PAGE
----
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Munshi Premchand

By Shruti Pandey

“Literature adds to reality; it doesn’t simply describe things”.- C.S. Lewis


Munshi Premchand is one of the peculiar writers of India who lived up to this thought and modified the trend of Hindi and Urdu literature, being all about religion and fantasy. He was a pioneer in writing who relished and even succeeded in bringing a change in society with his words.

Here are 10 quick facts about this exemplary writer-

Related article: 4 Indian litterateurs who should have got Nobel Prize

  1. Premchand was born on 31 July, 1880 in a village named Lamhi near Varanasi. He was born to Ajaib Rai and Anand Rai and was named Dhanpat Rai. Ajaib Rai did clerical jobs in a nearby post office. His mother met with a casualty and died when Dhanpat was only 8 years old. This followed a remarriage of Ajaib Rai. His early education was accomplished in a Madrsa, where he learnt Urdu and Persian.
  2. Although, he was very close to his elder sister, he shared bitter relation with his step-mother, which took him towards books and he became a voracious reader after that. Dhanpat was married at an early age of 15, but he renounced his wife later on as he couldn’t find competence with her. Things turned upside down when his father died due an illness in 1897 and Dhanpat was compelled to take care of his sisters and step-mother.
  3. He started working as a tuition teacher and along with this, he completed his matriculation. After struggling for years, he finally found his luck at Government District School in Baharaich. At the age of 20, he did his intermediate, privately, and completed his bachelor’s in arts. He even inspired himself to complete some creations in Urdu.
  4. Dhanpat Rai started writing under the pseudonym “Nawab Rai” and wrote his first short novel titled “Asrar-e-Ma’abid” ,that dealt with the issues of corruption among the religious preachers and their tendency to exploit poor women, sexually. He came under the watch glass in 1910, after he published a collection of short stories named Soz-e-Watan. The copies were burnt by the British Government and were termed seditious as it contained elements that were intended at arousing nationalist sentiments. After his work was confiscated by the British, he relinquished “Nawab Rai” and instead opted for another pseudonym “Munshi Premchand”.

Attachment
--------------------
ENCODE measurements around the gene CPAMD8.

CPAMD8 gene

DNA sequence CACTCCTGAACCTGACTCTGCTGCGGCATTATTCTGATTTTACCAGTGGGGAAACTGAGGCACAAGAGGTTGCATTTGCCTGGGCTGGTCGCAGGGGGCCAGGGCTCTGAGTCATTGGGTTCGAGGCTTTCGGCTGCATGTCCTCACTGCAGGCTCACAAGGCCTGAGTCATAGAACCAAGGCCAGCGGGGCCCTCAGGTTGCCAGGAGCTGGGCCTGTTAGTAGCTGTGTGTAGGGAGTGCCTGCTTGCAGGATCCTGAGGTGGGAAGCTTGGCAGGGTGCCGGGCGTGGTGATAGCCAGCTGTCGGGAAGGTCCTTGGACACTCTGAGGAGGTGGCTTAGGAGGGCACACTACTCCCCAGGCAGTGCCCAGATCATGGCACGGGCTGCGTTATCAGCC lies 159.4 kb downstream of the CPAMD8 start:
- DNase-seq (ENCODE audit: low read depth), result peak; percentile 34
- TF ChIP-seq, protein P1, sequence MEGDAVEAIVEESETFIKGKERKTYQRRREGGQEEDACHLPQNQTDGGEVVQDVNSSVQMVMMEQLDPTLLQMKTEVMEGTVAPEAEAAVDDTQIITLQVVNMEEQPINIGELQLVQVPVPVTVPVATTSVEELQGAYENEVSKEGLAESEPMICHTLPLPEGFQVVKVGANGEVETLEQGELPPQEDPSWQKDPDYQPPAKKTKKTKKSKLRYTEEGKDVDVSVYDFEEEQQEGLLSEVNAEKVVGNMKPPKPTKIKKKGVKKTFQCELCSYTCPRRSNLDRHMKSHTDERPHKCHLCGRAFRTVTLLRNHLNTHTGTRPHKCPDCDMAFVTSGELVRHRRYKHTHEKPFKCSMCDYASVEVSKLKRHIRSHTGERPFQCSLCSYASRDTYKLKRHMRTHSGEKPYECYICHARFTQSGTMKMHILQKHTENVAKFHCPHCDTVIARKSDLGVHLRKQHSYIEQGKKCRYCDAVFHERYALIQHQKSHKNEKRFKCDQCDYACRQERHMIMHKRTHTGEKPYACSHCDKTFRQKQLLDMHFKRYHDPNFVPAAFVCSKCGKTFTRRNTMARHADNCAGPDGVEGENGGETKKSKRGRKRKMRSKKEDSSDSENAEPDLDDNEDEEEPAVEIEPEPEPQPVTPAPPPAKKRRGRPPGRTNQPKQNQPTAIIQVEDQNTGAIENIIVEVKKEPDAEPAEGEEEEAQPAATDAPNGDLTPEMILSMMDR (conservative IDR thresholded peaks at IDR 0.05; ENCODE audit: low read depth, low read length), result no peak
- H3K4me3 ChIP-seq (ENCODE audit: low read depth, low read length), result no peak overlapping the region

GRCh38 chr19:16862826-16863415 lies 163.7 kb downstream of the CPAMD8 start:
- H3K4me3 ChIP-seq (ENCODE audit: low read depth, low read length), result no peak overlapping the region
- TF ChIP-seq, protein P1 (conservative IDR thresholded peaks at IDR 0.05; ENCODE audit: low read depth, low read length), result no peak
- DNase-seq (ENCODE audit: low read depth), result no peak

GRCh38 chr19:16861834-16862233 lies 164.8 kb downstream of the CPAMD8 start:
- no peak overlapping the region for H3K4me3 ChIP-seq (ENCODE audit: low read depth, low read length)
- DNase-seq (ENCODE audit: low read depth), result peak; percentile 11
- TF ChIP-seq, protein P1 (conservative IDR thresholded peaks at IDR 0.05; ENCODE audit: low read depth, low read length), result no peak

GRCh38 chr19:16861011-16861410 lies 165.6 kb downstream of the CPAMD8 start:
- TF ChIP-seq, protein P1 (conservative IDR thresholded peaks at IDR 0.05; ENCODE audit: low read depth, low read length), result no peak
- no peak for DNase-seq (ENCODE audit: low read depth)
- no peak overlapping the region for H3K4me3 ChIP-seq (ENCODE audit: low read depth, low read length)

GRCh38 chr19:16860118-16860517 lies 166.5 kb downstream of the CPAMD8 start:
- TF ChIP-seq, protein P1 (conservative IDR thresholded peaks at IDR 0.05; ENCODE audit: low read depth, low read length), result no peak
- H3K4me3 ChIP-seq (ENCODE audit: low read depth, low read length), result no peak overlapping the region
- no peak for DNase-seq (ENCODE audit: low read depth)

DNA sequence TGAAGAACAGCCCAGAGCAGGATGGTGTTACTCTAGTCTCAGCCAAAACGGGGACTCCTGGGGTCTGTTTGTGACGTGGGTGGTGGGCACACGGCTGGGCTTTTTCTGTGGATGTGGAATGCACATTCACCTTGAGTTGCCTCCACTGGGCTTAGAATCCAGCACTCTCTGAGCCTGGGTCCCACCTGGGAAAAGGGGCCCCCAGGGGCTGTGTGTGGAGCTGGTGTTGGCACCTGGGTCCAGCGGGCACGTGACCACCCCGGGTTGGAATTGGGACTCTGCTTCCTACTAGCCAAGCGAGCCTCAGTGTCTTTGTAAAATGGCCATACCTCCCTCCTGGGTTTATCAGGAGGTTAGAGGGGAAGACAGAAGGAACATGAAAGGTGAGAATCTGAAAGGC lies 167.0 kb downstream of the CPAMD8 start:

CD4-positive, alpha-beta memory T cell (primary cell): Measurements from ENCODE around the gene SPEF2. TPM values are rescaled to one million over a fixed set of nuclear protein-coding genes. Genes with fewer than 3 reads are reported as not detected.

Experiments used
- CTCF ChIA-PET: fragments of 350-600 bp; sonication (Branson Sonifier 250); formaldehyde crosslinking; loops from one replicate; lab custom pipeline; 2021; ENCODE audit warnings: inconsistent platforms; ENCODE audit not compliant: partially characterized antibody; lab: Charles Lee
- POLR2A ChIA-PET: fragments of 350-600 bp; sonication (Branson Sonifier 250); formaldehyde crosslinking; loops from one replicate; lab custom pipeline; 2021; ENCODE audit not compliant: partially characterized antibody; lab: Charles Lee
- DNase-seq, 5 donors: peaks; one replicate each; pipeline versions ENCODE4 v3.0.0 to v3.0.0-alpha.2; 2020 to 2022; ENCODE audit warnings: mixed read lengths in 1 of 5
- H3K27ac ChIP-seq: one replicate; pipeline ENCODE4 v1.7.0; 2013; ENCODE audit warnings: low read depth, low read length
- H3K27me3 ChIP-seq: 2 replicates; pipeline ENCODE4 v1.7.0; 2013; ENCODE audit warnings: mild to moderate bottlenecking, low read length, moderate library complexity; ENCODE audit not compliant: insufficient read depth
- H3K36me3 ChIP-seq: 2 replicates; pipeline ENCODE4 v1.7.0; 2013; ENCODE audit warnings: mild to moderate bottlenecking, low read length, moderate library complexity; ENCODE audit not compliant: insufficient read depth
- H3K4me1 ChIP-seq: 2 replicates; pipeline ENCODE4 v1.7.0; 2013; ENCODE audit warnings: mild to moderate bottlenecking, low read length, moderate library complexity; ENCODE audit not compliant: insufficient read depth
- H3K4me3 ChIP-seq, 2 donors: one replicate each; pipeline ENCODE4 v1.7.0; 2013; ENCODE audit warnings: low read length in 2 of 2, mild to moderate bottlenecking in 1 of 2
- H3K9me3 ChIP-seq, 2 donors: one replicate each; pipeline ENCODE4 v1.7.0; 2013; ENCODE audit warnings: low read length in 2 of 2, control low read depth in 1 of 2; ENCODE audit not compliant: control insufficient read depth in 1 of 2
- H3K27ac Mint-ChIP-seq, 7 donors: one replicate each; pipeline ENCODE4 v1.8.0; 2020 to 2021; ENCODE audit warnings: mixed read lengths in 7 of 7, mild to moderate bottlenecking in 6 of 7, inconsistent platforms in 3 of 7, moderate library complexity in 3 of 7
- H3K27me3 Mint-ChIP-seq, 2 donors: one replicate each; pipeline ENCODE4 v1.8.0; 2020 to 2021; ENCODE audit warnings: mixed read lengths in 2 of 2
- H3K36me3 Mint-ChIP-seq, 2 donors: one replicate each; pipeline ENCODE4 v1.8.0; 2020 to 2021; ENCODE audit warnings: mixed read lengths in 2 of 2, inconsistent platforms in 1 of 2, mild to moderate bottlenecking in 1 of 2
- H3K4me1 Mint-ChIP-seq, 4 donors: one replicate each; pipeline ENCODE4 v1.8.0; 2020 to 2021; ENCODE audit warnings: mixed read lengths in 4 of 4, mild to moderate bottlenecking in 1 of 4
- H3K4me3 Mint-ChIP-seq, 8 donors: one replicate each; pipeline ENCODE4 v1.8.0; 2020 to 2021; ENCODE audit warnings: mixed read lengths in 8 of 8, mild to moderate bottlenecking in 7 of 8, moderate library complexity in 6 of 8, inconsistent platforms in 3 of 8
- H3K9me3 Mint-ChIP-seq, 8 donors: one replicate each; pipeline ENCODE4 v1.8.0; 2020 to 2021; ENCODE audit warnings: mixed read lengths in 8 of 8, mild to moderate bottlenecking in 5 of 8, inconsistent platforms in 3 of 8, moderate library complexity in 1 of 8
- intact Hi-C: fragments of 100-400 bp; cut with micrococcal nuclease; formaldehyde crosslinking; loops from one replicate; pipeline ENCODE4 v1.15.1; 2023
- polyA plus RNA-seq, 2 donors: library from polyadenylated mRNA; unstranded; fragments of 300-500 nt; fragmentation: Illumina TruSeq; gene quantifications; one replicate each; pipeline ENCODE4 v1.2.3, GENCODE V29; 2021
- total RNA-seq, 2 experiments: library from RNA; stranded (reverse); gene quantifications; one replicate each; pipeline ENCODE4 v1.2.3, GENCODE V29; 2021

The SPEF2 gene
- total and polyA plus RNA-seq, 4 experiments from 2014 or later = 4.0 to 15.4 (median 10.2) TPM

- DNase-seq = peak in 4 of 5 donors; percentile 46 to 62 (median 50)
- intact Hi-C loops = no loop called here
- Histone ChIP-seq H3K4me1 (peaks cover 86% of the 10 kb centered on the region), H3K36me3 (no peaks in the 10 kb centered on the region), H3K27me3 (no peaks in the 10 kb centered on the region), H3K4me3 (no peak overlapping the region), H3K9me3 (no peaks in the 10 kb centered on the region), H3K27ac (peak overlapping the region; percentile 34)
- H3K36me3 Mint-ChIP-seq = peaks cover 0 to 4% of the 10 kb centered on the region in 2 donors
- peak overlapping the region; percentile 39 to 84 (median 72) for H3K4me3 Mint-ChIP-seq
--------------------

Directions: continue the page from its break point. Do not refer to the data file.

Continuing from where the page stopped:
5. His journey as a Hindi writer began in 1914. In this series, he wrote many short stories and novels. His first major Hindi novel was “Sevasadan”. The issue of this book was one of a kind. The story explored the life of a prostitute, who aspired to be educated and live a respectful life and finally ended up doing so. This was a rebellion of Premchand against the injustice done to women and he fought this with bullets of words.
  6. He also showcased this valor when he turned against social norms and married a child widow Shivarani Devi and had three children with her. As a part of National Freedom Movement, Gandhiji asked all the public servants to leave their jobs as a form of protest. Following the diktat, he renounced his job and joined to movement. He came to Varanasi and went on to establish his own publishing house: Saraswati Press in 1923.
  7. From Saraswati press, he published novels Nirmala and Pratigya and both the novels had women as the leading protagonist. They were shown being empowered in the novel. He started a Socio-political magazine in 1930, which failed to derive economic benefits and was finally shelved, forcing Premchand to look for more stable job. He became principal at Marwari College in Kanpur in 1931.
  8. Not a lot of people are aware of this fact that, Munshi Premchand did film script writing for a while. His financial condition was declining and to make up for it, he accepted the job of writing at Ajanta Cinetone where he wrote script for the movie “Majdoor”. But because of his inability to walk hand in hand with the commercial writings, he left the job and finally came back to Varanasi and wrote a number of short stories and completed “Godaan” in 1936. He was working on his novel “Mangalsutra” before he embraced death on 8 October, 1936 out of illness.
  9. The peculiar thing about his writing was that, he never made use of Sanskritized Hindi which was in trend at that time. Instead, he used common Hindi language that was the tongue of majority of people in India in those times. The second thing; his stories never revolved around the upper classes of the society. The protagonists always belonged to some lower sections of the society which made everyone believe that there is a hero inside everyone of us.
  10. His most famous work, “Godaan” was based on a Dalit farmer family ,who were hand to mouth and how they were exploited. He didn’t write to please the élites, instead he wrote to please the masses. Apart from this, his short stories like “Poos Ki Raat” and “Namak Ka Daroga” dealt with contemporary problems of those times. He wrote around 300 short stories and novels and the anthology of his works has been named “Mansarovar”.

Shruti Pandey is a third year engineering student in HBTI, Kanpur and aspires to bring a change through words. Twitter @srt_kaka


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